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 Deep Brain Stimulation Reduces Epileptic Seizures in Patients With Refractory Partial and Secondarily Generalized Seizures

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Date posted: 19/03/2010

A recent study organized by Stanford University researchers found patients with refractory partial and secondarily generalized seizures had a reduction in seizures after deep brain stimulation. This multi-center clinical trial determined that the benefits of stimulation of the anterior nuclei of thalamus for epilepsy (SANTE) persisted and by 2 years there was a 56% reduction in seizure frequency.

Full findings of this study are available early online in Epilepsia, a journal published by Wiley-Blackwell on behalf of the International League Against Epilepsy.

Epilepsy, a common neurological disorder, is characterized by recurrent seizures that can cause temporary loss of consciousness, convulsions, confusion or disturbances in sensations. According to the World Health Organization (WHO), epilepsy affects 50 million people worldwide. Past studies indicate that one-third of those with epilepsy do not respond adequately to antiepileptic drugs (AEDs).

"Electrical deep brain stimulation (DBS) is a promising therapy for epilepsy," said Robert Fisher, M.D., Ph.D., Director of the Epilepsy Center at Stanford University, and lead author of the SANTE study. "Our goal is to find treatments that reduce the effects of epilepsy, particularly for those who don't respond to AED therapy."

The SANTE clinical trial included 110 participants, 18-65 years of age with partial seizures occurring at least 6 times per month (not more than 10 per day), and whose seizures failed to respond to at least 3 AED treatments. After a 3-month baseline with stable AED use, DBS electrodes were implanted in the anterior nuclei of thalamus (ANT) bilaterally using a stereotactic technique. One month after implantation, participants were randomized to stimulation at 5 V or no stimulation at 0 V (control group), using 90 ?s pulses, 145 pulses/s, "ON" 1 minute, and "OFF" 5 minutes in a 3-month blinded treatment phase. (month 1 to month 4). All participants then received stimulation (from month 4 to month 13) in an unblinded "open label" phase of the trial.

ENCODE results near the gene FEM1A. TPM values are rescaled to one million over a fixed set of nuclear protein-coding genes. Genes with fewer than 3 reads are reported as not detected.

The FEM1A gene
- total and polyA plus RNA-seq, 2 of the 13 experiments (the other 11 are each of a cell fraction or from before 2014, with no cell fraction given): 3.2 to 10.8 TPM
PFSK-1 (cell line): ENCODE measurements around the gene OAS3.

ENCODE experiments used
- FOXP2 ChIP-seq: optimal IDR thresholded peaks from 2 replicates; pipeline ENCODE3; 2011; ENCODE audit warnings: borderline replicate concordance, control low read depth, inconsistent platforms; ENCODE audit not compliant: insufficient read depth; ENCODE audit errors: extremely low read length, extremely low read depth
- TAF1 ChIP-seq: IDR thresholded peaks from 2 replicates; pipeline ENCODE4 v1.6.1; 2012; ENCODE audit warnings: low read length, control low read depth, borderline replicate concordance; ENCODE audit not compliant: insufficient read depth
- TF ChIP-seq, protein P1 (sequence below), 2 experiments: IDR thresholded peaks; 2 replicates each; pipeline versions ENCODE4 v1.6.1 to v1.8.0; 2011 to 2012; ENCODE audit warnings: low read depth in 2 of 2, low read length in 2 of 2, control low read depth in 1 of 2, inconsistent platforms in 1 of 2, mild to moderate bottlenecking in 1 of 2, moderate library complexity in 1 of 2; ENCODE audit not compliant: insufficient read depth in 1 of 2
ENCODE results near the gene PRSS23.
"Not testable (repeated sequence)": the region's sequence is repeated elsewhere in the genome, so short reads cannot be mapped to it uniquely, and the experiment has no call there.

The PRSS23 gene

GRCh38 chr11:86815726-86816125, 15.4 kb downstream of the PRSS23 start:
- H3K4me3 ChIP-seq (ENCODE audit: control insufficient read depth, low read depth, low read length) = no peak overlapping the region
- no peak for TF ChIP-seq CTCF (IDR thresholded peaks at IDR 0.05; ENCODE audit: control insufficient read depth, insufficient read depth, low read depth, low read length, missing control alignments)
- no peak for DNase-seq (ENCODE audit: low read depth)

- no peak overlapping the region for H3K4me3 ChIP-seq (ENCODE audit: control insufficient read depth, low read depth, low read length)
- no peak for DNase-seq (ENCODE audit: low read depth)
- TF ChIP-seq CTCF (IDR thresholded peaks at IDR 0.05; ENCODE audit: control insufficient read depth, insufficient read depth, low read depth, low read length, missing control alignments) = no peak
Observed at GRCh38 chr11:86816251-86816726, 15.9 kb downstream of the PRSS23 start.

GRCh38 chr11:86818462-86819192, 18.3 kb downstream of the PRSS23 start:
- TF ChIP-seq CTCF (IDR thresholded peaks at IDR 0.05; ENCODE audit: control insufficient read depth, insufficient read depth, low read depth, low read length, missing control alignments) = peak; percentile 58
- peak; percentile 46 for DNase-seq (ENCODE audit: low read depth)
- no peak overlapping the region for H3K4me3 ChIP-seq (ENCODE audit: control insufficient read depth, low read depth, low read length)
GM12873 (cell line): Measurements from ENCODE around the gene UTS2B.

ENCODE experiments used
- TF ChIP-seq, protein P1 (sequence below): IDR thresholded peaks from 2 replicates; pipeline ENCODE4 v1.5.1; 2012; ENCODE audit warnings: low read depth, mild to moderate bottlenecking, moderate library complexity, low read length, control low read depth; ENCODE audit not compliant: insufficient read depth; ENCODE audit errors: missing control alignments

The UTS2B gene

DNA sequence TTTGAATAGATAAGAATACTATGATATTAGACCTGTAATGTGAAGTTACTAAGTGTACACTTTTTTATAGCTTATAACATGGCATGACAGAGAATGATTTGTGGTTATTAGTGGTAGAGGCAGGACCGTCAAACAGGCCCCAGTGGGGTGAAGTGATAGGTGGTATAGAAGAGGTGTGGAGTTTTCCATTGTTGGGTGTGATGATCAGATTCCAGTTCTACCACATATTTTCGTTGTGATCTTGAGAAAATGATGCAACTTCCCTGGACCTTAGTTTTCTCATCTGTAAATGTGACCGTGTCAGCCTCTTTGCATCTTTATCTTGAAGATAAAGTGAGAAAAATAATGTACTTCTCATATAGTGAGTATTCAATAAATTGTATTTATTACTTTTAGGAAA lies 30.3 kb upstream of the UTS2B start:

Results showed those in the stimulation group had a 40.4% decline in seizures compared with 14.5% decline in the control group (blinded phase), and this difference was statistically significant, provided that seizures occurring in one patient transiently triggered by the stimulation cycle were discounted. Complex partial seizures, seizures listed as "most severe" by the subject and injuries from seizures all were reduced during the blinded phase in the stimulated group. Responder rate, (the percentage of patients whose seizures were cut in half or better) did not differ in the blinded phase, but improved long-term with respect to baseline.

See the full Story via external site: www.sciencedaily.com



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